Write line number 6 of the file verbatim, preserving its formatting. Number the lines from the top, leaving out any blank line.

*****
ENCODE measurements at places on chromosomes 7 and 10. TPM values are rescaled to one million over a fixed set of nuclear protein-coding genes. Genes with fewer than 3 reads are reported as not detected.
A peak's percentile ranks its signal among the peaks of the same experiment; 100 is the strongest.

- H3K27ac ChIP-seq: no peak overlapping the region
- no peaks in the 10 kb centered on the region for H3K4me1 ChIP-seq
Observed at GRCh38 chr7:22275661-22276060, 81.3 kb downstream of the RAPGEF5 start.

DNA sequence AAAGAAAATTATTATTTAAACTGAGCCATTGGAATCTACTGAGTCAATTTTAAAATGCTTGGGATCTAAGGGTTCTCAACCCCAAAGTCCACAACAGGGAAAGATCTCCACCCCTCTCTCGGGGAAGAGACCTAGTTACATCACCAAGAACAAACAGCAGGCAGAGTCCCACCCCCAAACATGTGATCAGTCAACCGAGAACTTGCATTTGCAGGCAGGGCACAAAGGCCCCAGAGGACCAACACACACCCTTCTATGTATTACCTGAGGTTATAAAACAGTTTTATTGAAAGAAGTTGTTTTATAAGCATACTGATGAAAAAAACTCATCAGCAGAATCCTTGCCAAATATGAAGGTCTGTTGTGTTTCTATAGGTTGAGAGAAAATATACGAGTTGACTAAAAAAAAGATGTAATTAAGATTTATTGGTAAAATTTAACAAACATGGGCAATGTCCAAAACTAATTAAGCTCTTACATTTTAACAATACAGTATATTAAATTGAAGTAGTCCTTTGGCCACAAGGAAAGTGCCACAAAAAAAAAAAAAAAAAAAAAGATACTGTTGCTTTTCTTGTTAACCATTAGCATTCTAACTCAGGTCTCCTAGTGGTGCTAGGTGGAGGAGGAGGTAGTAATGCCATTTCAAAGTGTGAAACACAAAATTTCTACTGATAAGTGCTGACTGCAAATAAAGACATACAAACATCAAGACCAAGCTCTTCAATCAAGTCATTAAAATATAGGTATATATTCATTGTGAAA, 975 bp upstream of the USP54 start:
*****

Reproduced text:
DNA sequence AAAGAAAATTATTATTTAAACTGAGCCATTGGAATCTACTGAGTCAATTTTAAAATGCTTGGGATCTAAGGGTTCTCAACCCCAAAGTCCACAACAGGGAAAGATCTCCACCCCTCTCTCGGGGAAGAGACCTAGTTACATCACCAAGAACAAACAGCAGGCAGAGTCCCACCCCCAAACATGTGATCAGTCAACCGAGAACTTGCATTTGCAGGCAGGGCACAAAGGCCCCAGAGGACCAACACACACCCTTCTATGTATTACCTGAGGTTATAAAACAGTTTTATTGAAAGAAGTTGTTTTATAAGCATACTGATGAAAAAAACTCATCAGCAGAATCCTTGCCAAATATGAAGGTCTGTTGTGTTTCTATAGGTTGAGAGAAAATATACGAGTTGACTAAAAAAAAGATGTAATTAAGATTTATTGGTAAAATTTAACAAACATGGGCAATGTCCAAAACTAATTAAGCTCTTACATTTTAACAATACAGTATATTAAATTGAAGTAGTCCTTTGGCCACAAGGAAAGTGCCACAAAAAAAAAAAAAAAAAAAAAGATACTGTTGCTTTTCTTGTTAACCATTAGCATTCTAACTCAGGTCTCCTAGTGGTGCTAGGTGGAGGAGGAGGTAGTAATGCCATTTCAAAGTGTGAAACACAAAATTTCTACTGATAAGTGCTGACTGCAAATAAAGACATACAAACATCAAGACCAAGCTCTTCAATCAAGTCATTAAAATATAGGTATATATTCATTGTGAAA, 975 bp upstream of the USP54 start: